Snorkeling & Water Adventures

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Snorkeling & Water Adventures

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Total Number of Articles - 53
  • Humpback Whale Guide

    Here you'll find tips on whale watching in Hawaii, the best points and peaks around the Hawaiians Islands to watch whales from land, things to think about before selecting a boat outfitter to get up close and personal with those behemoth 45-foot, 45 ton marine mammals. You'll also find a couple videos, an interview with a whale researcher and numerous blog articles and feature stories we've written about Hawaii's whales. We've also included a hand reference to those Outrigger properties with "whale-view rooms," so you can watch humpback whales breach, spy hop, pec slap, peduncle throw and fluke up dive from the comfort of your own lanai. Read More
  • Things You Can Do to Protect Coral Reefs

    Our world's coral reefs are precious and fragile. You may not live near one, but your health may rely on its health. There are many things you can do to help preserve our coral reefs, in Hawaii and beyond. This list is from the National Oceanic and Atmospheric Administration's (NOAA) Coral Reef Conservation Program.

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  • How to Select a Whale Watching Boat Tour

    Whalewatching Waikoloa catamaran, Big IslandThere are dozens of boat companies from which to choose. They all offer “whale watching tours.” Many claim they are the best. Others guarantee you’ll see a whale. It can get a tad overwhelming. How is a person to decide? Here, we provide a few questions to ask—the boat operator and yourself—in order to make sure you experience a pleasurable whale watching outing. Read More
  • What? There's Another Whale Besides the Humpback?

    false killer whale head lungeAt the marina, six biologists popped out of their van, hauling a dozen waterproof Pelican cases of all sizes and colors. They stashed their gear on a 27-foot Boston Whaler with military precision. Within a few minutes, we pushed off and motored out of the harbor. I took my spot on the fly bridge, the extended prow of the boat--think hood ornament of a car. My job as a volunteer on board would be to look for blows, breaches, lunges, dorsal fins, logging or any other whale behavior at the surface of the ocean. Read More
  • Hawaii's Whaling History

    mark twain's letters from hawaii bookIn 1866, Samuel Clemens visited Hawaii—or the Sandwich Islands, as he still liked to call the archipelago. He was a young man, new to the pseudonym Mark Twain, notable for wearing a brown, linen duster in his travels “ransacking” the islands. His hair was red then, always whipped into a frenzy by the trade winds, but he already sported that wooly mustache of his. Two of Twain’s 25 letters originally published by the Sacramento Union and included in the anthology Mark Twain’s Letters from Hawaii, edited by A. Grove Day, tackle whaling. Before the big business of sugar took over, whaling provided a good economy to the Hawaiian Islands.

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  • Whale Watching Tips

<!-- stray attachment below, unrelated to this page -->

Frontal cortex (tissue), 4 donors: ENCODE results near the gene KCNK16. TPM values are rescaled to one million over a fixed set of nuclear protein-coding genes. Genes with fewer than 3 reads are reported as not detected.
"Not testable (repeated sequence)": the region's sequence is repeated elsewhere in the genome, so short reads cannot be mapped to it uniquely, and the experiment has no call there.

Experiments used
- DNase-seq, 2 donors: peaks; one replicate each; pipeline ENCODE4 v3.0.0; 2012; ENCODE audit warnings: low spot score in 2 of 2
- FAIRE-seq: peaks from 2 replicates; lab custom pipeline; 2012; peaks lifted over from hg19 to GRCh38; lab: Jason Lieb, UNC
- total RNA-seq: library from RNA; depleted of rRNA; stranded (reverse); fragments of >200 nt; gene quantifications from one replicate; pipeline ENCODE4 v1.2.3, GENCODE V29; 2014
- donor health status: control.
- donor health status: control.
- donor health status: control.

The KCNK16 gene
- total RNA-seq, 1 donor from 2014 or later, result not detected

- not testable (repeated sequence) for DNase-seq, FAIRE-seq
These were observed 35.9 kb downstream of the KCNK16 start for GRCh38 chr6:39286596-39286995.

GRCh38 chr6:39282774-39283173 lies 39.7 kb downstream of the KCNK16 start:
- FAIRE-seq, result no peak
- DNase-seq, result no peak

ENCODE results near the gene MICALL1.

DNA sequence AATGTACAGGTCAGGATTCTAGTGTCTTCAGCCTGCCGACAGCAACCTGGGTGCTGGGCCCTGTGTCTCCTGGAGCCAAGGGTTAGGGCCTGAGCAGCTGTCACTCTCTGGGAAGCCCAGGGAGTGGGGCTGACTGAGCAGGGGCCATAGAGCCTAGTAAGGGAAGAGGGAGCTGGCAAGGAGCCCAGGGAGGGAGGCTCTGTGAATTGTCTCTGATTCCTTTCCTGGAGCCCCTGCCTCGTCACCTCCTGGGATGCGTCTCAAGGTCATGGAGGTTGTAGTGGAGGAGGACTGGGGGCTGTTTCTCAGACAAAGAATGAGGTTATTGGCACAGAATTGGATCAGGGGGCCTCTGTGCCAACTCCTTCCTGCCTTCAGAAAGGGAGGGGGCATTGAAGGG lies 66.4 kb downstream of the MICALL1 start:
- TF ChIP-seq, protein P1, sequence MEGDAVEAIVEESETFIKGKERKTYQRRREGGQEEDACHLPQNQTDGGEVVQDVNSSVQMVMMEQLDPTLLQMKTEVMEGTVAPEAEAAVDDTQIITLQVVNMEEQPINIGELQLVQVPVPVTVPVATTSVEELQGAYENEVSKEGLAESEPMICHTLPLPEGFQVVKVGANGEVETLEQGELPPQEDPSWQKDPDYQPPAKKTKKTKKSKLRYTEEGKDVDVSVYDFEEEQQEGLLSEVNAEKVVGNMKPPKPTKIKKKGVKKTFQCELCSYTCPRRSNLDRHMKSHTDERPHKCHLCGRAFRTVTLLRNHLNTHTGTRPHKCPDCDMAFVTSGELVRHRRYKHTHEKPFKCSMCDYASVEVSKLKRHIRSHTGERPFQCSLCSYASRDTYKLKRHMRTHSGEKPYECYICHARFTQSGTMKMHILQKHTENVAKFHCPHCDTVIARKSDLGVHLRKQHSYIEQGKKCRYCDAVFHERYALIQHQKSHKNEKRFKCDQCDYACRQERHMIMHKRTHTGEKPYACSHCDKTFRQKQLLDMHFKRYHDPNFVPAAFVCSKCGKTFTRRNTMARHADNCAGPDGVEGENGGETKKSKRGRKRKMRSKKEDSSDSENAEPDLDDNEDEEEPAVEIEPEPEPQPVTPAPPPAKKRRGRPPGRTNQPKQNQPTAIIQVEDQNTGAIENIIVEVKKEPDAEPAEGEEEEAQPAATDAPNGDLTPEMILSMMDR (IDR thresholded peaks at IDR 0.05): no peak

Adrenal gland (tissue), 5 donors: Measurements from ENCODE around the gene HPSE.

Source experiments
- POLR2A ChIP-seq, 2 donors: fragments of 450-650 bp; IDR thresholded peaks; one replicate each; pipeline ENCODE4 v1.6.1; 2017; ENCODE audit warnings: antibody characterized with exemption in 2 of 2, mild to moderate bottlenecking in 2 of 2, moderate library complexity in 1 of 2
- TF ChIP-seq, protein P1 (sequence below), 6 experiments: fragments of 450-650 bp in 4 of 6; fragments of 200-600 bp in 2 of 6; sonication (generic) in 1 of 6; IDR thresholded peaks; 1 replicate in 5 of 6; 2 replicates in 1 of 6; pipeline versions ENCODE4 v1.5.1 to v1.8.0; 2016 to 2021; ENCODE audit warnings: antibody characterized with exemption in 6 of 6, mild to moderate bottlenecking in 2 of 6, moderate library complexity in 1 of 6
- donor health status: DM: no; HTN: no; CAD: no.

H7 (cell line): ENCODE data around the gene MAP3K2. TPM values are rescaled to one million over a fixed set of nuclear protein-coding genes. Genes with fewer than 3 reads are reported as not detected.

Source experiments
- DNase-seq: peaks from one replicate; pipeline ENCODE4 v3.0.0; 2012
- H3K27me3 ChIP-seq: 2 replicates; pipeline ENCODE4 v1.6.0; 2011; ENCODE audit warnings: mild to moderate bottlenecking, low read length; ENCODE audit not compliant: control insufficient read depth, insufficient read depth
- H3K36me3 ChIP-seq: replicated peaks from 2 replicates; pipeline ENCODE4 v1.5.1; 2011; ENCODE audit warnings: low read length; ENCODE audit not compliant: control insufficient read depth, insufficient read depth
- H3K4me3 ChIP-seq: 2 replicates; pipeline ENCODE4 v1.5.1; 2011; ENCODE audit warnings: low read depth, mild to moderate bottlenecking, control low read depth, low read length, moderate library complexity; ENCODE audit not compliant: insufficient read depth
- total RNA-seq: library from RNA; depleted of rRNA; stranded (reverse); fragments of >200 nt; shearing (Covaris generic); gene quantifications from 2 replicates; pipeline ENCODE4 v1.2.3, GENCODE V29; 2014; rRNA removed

Hawaiian humpback whale breaching off MauiHumpback whales spend plenty of their time in Hawaii near-shore. That makes it easy to spot them. Here are a few tips on what to pack and what to look for and where to go to witness these behemoths in action.

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  • There's Plastic In My Fish Sandwich!

    Plastic bottles that once contained water, bleach, motor oil and other liquids. Plastic lobster and crab traps. Mounds of nylon fishing nets. I am not surprised when I find this kind of trash on the beach. What I don’t understand, though, are the televisions, car wheels and the toilet seat lids that I have discovered on more than one beach walk.

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  • Friendly Snorkeling Tips

    Coral reefs are among the world’s most spectacular habitats and snorkeling is an excellent way to explore them. Follow these simple guidelines to help protect the coral reefs you visit.

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  • Hawaiiloa Returns to the Sea

    hawaiiloa back on the waterThe Sand Island boatyard was hot and dusty this past Monday, the day, once and for all, Hawai`iloa made it into the water. There’s an old saying that goes, “Many hands make light work.” And while it may be true, there always seem to be one or two individuals whose hands appear more often, do more work. Such was the case with the restoration of Hawai`iloa. Read More
  • Kids Ask the Best Hokulea Questions

    life ring on hokulea canoeIt was dusk, after school, when a couple dozen students from Punahou School gathered at Sand Island on Oahu to tour the famous voyaging canoe Hokulea. For all her reputation and cultural significance, the canoe isn’t very big. That was especially apparent this night, one of the last school visits that wrapped up the Malama Hawaii leg of Polynesian Voyaging Society’s Worldwide Voyage. For nearly the past year, Hokulea has sailed 1,000 miles within the archipelago of Hawaii and welcomed thousands of students—and parents and teachers and curious others like myself—on board. On the evening of my visit, Ka`iulani Murphy—with whom I chatted on Waikiki Beach—fielded questions from students. And, since I found the kids’ questions fascinating and insightful, I’m going to share them—and Ka`iiulani’s answers—here. Read More
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